MetLife to get back in variable annuity game despite first quarter declines

Even after 54% drop in VA sales over the last year, the carrier is optimistic about sales with new mix of products

May 2, 2014 @ 2:18 pm

By Darla Mercado

metlife, variable annuities, insurance, sales, first quarter, benefits, retirement
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First quarter variable annuity sales are down for MetLife Inc., but executives say the carrier is ready to get back into the game.

MetLife, once a top seller in the variable annuity industry, wound up selling only $1.6 billion in variable annuities during the first quarter ended March 31, down 54% year over year. The 2011 release of a VA living benefit rider that provided 6% growth of the income benefit base and 6% income riders previously boosted MetLife to the top, with that year's sales reaching $28.4 billion.

(More: MetLIfe: Doubling-down annuity sellers lack clarity, risk)

Generally, carriers' living benefits expose the companies to interest rate and market volatility risk. With that in mind, MetLife moderated sales volumes through 2012 by releasing increasingly conservative versions of the product. Eventually that 6% living benefit rider became a 4% rider. The changes have had their desired effect, and sales slowed to $10.6 billion in 2013.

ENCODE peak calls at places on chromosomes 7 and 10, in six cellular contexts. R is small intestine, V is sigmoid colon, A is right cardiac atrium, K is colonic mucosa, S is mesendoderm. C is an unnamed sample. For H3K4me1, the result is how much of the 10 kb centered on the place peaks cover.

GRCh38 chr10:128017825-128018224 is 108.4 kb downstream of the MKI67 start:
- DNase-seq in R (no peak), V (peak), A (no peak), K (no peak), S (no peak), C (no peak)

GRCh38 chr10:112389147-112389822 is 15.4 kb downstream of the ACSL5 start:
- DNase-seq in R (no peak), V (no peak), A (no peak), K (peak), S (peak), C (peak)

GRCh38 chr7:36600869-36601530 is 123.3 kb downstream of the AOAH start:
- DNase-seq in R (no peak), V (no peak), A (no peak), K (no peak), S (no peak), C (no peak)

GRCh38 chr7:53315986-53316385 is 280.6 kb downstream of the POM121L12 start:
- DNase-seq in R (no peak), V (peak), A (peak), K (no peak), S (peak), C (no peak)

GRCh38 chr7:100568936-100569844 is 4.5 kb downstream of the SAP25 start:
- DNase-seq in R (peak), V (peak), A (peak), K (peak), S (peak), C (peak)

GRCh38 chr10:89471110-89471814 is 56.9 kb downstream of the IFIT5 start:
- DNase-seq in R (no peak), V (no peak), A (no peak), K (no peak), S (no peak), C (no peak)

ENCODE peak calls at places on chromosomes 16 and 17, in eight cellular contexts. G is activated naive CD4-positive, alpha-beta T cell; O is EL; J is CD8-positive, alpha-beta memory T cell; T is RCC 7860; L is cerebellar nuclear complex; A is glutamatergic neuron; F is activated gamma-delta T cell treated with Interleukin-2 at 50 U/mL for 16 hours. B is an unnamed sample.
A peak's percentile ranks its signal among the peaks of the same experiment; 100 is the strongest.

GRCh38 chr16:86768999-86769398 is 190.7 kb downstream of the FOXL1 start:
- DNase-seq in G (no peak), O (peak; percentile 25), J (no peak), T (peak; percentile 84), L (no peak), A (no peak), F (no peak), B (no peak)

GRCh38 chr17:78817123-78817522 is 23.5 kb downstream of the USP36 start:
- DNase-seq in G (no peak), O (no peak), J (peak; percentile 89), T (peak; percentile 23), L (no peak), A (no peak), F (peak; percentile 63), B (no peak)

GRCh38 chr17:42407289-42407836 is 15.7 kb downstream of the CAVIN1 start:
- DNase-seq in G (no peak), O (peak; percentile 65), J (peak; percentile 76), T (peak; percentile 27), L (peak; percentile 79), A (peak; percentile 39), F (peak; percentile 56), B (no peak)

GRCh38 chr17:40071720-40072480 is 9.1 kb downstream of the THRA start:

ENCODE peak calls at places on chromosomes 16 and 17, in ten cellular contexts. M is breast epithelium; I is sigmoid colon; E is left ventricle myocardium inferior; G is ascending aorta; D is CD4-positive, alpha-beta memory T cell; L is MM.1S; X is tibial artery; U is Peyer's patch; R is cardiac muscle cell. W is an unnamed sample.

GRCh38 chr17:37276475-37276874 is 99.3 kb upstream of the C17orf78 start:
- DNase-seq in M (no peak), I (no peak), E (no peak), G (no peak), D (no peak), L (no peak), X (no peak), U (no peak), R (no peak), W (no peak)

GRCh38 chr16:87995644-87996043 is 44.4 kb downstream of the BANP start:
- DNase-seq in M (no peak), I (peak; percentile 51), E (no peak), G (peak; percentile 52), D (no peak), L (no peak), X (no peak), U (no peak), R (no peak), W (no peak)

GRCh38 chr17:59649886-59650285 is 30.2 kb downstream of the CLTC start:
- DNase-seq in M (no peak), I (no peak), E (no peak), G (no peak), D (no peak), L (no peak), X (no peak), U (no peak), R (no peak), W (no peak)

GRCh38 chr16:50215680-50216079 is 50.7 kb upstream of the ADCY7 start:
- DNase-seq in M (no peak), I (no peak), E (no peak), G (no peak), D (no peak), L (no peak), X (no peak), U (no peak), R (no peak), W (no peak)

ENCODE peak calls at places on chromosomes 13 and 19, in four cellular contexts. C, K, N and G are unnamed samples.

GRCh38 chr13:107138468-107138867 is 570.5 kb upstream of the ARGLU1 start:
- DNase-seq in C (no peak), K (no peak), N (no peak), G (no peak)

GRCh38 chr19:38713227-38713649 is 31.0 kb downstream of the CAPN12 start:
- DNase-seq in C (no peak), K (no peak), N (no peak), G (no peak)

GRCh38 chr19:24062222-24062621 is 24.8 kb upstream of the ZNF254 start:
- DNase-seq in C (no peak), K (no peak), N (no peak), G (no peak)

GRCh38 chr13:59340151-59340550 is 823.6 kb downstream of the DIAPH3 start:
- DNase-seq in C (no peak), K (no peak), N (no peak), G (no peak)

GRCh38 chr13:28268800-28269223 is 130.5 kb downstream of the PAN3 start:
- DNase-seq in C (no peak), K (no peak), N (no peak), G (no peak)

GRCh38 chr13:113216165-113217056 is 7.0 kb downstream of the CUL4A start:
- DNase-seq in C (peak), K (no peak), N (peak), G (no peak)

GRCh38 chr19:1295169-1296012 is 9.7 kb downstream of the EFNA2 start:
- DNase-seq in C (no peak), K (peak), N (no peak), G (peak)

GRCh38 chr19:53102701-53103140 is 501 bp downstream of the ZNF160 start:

Now, it seems, MetLife is ready to get back in the game.

“Since 2012, we're focused on right-sizing our variable annuity business to achieve an appropriate risk profile,” said Steve Kandarian, chief executive of MetLife, on a first-quarter earnings call Thursday.

(See also: Variable annuity sellers clamp down on payments to existing contracts)

“Looking forward, we are now in a position to pursue sales growth with our redesigned mix of products to have a more attractive risk-return profile,” he added. “We remain committed to the annuity business, as we see a substantial retirement savings opportunity in the United States.”

MetLife's return to the variable annuity sandbox, however, doesn't exactly mean that the carrier will go back to ramping up on living benefits. Product trends have changed considerably in recent years, and carriers are leaning more toward variable annuities that are centered on investment choice but offer no living benefits.

Other product innovations include hybrid annuities that are similar to indexed annuities and use structured products to protect clients' accounts from index declines. For instance, MetLife jumped into this business when it launched its Shield Level Selector annuity.

Executives at MetLife are open to considering other product evolutions aside from living benefits.

“[You've] seen a lot of sales, a much broader, diverse group of sales, where there is no living benefit rider [and] where the main motivation is tax efficiency or other things,” said Bill Wheeler, president of the Americas at MetLife, on the call.

“Our plan going forward is really to pursue all of those avenues,” he added. “Not just, 'Oh we got to have a more aggressive living benefit rider.' It's 'We've got to make sure we are in all the other kinds of variable annuity products to meet specific needs.'”

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